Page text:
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What You Need to Know About the Safe Sport Act

Published on Jan 30, 2020 at 3:03 pm in Title IX.

Three soccer balls on a field

While abuse of minors reporting laws have already been in place for some time now, new legislation expands those laws to prevent child abuse from going unreported in youth sports. These laws also prevent the abuse from continuing when it is suspected or discovered.

Our children need to be kept safe, especially when we are trusting other adults with their care. Thankfully, the Safe Sport Act takes steps to ensure the safety of our children in youth sports. Let’s take a look at what specific aspects this act covers.

Important Points of the Safe Sport Act

In February 2018, the Protecting Youth Victims from Sexual Abuse and Safe Sport Authorization Act of 2017 was passed. The legislation expands child abuse reporting laws and abuse awareness training that is required of adults in youth sports by ensuring that sports organizations as big as national governing bodies and as small as a local team will follow the protocol. Any time an adult is working with youth athletes, this act comes into play.

Here’s what you need to know about the Safe Sport Act:

  • Mandated reporters. Any adult affiliated with a sports team, whether it be a private or public organization, is required to report any physical or sexual abuse of a minor to law enforcement and their association promptly, which is defined in the act as within 24 hours. Organizations also need to have a way for an adult to confidentially report any suspected child or sexual abuse with their organization as well.
  • Abuse prevention training. Any adult who wishes to coach or help minors in sports must go through training to be able to recognize and report child abuse, as well as to inform them of who to report any suspected abuse to. Training options include programs through the S. Center for Safe Sport, Darkness to Light, and Abuse Prevention Systems.
  • Records and reports. The Center for Safe Sport must keep records of any reported account, and they also must submit an annual report to Congress about their operations.
  • Background checks. Although these were already used for coaches and other adults involved with youth sports, and have been for a long time, the Safe Sport Act recommends that organizations perform background screenings as a preventative measure. Though these are not federally required yet, there are some states that do require background checks, like Kentucky and Pennsylvania.
  • Binding Arbitration. The Center for Safe Sport can utilize a neutral arbitration body to resolve allegations if they deem the situation fit. This means that the dispute would be resolved out of court where a neutral party makes a decision on the case, and the results are usually private.

When it comes to sports teams at schools, instances of sexual assault and harassment also fall under Title IX. If any school employee, student, or non-employee third party sexually harasses a student, then the student can make a Title IX complaint with the school’s Title IX coordinator, which is a required position at any federally funded school.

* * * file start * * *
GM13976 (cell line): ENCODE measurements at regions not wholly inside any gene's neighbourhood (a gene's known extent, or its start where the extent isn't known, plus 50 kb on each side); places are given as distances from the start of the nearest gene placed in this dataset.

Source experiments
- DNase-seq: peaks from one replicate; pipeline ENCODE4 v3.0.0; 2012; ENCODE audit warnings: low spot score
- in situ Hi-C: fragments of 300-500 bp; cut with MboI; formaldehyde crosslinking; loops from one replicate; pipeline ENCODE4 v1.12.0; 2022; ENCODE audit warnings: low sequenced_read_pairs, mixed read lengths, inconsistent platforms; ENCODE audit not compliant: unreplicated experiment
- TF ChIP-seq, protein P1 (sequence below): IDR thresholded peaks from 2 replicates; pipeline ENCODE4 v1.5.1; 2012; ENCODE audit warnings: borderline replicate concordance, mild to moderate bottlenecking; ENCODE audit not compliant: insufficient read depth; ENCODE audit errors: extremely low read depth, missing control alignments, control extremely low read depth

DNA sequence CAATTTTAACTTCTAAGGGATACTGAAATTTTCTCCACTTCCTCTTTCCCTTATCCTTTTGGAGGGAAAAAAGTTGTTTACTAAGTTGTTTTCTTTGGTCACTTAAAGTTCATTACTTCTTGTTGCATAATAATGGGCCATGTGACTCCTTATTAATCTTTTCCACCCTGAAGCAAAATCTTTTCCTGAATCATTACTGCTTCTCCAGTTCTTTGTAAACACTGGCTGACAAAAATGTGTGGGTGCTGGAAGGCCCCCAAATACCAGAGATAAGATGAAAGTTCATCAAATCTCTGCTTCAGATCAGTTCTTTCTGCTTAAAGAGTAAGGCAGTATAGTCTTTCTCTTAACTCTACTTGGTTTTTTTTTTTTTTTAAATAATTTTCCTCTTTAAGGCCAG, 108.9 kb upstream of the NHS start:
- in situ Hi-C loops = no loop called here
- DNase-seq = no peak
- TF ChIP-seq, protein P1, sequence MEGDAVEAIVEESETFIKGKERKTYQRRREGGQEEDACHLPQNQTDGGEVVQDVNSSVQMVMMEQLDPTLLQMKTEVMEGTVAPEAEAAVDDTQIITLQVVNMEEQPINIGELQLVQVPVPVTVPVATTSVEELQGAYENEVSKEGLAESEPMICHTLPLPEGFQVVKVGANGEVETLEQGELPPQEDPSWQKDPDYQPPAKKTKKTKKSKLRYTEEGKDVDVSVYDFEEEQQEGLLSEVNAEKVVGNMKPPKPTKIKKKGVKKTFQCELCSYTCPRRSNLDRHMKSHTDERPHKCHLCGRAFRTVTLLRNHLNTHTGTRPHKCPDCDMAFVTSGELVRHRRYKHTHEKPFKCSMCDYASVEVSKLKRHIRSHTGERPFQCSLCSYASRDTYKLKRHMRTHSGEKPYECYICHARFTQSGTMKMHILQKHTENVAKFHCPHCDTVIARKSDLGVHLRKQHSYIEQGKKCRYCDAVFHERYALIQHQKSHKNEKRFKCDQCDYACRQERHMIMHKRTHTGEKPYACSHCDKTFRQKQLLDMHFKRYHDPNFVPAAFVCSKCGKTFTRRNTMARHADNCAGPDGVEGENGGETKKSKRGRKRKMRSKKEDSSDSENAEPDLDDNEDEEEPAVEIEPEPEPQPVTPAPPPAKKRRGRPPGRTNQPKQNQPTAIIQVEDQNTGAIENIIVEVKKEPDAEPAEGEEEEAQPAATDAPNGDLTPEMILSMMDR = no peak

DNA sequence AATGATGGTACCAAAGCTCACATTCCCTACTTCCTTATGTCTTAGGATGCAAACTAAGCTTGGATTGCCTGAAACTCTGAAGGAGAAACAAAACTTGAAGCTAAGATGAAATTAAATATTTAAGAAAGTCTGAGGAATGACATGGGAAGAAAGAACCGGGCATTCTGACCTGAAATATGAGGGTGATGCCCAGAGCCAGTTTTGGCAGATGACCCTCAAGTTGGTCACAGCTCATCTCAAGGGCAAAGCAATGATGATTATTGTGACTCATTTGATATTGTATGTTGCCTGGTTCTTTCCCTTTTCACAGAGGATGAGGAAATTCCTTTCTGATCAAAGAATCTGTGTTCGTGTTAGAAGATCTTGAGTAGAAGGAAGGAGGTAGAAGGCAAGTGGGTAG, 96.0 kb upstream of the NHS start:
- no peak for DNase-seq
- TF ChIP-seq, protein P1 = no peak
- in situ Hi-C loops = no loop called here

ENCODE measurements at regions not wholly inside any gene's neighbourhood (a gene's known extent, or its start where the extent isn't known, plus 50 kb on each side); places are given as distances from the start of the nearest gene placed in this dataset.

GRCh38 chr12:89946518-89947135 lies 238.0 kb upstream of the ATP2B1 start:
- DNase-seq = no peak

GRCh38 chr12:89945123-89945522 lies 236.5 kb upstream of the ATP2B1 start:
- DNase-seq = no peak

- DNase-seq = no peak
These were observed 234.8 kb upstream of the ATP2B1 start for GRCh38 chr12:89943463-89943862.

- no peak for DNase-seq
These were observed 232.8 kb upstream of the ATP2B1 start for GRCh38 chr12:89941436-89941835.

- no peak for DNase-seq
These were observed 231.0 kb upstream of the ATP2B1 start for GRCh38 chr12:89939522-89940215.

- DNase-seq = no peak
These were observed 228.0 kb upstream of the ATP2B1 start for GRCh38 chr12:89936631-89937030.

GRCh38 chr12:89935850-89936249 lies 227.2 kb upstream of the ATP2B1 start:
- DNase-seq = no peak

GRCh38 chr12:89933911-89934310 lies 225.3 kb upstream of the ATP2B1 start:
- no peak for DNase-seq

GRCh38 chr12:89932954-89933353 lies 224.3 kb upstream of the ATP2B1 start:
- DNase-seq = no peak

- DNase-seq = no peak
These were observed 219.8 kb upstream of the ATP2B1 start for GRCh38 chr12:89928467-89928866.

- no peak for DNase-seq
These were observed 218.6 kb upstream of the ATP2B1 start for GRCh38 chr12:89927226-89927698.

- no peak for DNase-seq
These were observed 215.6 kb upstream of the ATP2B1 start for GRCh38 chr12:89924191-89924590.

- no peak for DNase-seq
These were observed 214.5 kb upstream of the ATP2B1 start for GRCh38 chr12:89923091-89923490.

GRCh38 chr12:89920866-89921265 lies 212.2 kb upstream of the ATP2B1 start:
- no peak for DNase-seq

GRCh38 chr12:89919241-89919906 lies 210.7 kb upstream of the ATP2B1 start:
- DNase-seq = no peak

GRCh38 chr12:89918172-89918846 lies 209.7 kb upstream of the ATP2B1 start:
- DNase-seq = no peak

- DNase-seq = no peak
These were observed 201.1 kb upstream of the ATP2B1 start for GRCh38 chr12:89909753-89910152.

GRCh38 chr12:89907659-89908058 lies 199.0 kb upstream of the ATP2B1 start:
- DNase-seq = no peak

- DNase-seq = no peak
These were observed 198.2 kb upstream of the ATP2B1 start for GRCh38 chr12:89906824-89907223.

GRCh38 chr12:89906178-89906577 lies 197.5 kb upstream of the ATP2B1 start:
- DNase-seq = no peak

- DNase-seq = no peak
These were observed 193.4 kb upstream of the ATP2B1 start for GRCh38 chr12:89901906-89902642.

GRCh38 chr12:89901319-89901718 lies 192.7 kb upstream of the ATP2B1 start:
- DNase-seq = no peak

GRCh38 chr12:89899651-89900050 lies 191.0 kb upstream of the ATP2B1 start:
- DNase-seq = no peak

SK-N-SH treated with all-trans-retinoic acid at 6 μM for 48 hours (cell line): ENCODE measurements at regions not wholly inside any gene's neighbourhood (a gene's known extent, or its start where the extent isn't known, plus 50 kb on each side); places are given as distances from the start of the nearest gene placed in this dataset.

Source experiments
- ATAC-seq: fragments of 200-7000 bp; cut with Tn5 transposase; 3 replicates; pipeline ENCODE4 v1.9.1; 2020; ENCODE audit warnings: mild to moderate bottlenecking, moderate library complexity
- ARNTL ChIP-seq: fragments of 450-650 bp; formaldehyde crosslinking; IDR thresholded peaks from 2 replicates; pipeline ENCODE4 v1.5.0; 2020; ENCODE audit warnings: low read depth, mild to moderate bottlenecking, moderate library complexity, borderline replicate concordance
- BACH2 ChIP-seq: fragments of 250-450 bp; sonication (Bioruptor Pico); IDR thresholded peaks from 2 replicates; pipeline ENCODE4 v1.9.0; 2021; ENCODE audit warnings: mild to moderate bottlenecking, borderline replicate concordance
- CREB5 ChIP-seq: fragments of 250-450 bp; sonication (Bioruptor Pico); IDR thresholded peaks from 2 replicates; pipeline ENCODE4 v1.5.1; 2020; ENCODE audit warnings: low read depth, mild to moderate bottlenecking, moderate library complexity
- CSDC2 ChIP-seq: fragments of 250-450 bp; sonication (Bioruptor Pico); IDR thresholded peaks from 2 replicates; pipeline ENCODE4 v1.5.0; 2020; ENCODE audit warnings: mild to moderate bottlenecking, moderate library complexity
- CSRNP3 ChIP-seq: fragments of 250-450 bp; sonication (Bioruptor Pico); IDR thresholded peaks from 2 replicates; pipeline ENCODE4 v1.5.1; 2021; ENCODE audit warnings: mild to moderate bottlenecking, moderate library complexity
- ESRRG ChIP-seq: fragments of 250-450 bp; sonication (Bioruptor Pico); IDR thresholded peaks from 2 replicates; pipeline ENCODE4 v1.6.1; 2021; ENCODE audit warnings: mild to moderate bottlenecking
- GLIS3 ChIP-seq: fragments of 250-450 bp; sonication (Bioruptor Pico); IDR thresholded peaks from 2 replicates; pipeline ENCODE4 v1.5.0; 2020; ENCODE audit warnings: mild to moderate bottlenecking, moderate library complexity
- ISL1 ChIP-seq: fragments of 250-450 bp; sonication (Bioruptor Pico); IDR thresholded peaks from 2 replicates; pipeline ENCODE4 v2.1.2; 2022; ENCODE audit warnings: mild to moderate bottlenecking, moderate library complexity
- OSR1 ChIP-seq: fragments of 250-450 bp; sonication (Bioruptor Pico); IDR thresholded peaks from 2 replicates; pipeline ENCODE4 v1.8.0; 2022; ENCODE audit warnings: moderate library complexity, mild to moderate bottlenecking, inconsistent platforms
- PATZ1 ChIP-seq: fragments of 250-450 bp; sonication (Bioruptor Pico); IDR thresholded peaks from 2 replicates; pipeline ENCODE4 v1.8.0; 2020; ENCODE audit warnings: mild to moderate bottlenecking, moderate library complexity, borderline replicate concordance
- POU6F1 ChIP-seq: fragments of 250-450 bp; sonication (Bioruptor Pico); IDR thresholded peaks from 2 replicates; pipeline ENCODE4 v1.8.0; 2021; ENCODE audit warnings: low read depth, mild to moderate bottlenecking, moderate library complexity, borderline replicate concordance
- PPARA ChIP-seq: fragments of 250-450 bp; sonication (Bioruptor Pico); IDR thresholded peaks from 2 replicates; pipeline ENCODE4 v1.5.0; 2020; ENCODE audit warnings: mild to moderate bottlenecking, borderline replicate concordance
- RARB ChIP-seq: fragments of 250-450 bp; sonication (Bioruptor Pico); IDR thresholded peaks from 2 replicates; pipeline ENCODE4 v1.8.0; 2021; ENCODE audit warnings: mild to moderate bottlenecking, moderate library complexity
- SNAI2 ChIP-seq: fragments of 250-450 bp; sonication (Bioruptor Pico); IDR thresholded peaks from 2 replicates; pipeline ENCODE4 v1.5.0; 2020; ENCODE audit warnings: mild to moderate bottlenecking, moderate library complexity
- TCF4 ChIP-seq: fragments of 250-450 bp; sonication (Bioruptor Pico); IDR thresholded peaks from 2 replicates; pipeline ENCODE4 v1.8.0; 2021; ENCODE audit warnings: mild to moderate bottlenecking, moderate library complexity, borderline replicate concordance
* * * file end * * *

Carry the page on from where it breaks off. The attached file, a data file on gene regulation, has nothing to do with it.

How the Safe Sport Act Affects You

If you are involved in coaching or volunteering with youth sports, then this act will affect your authorization process. Though extensive background checks and extensive training for reporting child abuse might seem like a lot of steps to coach children, they are necessary to ensure that the children are safe in your presence and that you can be trusted with sensitive information.

The most important takeaway is that you need to report any physical or sexual abuse of a child within 24 hours of knowing about the abuse. With the training you’ll receive, you’ll know exactly what to do, and will be able to help a child if they come to you about being abused.

When a child, or any person, becomes a victim of sexual assault, they can easily become confused and think that they have nobody to go to. At Thomas Law Offices, we want to make victims feel comfortable with and supported by us because we know how hard it can be to trust again. Coming forward with a claim can be difficult, but we will handle your case with great care. Our experienced lawyers will seek justice for you and make your abuser answer for their crimes. Reach out to us today for a free consultation of your case.

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Tad Thomas

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Tad Thomas has dedicated his practice to representing plaintiffs in various types of civil litigation, including personal injury, business litigation, class actions, and multi-district litigation.

After graduating with his law degree in 2000 from Salmon P. Chase College of Law at Northern Kentucky University, Mr. Thomas immediately opened his own private practice and began representing injury victims.

In 2011, Thomas Law Offices was established in Louisville, Kentucky. Over the past decade, Mr. Thomas has expanded his firm and now has offices in three additional locations: Cincinnati, Ohio, Columbia, Missouri, and Chicago, Illinois. He is also a frequent lecturer on topics like trial skills and ethics and technology.

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